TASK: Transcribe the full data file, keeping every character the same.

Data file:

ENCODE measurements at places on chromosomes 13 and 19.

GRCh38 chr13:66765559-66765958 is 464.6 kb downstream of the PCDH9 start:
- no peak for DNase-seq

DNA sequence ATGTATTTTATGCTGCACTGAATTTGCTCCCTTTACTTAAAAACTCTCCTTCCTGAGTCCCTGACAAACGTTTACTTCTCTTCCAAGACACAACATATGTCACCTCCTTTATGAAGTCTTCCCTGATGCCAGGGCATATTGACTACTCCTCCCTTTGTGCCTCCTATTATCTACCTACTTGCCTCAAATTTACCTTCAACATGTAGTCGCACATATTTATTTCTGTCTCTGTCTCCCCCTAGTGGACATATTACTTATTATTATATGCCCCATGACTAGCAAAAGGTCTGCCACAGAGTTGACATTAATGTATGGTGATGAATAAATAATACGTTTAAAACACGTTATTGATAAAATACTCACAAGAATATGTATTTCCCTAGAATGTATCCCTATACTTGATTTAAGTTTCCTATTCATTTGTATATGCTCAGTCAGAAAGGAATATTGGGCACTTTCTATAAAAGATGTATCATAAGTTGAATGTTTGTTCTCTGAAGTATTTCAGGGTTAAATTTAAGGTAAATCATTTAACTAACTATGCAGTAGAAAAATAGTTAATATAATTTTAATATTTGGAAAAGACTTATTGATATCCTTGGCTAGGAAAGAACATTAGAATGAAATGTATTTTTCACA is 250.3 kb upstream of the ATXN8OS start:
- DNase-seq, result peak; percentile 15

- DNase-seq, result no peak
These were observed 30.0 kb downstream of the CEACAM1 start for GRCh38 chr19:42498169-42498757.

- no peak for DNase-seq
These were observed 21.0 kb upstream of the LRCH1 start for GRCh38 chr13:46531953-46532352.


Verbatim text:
ENCODE measurements at places on chromosomes 13 and 19.

GRCh38 chr13:66765559-66765958 is 464.6 kb downstream of the PCDH9 start:
- no peak for DNase-seq

DNA sequence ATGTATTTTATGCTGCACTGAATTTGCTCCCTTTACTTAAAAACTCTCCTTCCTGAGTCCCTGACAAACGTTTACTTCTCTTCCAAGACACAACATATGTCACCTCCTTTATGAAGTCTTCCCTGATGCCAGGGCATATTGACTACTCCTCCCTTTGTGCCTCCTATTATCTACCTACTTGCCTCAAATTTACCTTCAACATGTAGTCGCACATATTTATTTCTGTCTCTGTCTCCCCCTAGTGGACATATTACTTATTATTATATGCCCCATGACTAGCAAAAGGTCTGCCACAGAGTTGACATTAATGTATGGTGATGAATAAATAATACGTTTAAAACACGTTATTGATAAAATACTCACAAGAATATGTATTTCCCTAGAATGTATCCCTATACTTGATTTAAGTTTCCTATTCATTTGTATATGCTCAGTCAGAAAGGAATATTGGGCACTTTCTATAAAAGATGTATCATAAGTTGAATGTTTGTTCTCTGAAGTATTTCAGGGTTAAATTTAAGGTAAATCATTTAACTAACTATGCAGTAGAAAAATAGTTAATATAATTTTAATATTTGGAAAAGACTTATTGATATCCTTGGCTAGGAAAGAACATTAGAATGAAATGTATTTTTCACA is 250.3 kb upstream of the ATXN8OS start:
- DNase-seq, result peak; percentile 15

- DNase-seq, result no peak
These were observed 30.0 kb downstream of the CEACAM1 start for GRCh38 chr19:42498169-42498757.

- no peak for DNase-seq
These were observed 21.0 kb upstream of the LRCH1 start for GRCh38 chr13:46531953-46532352.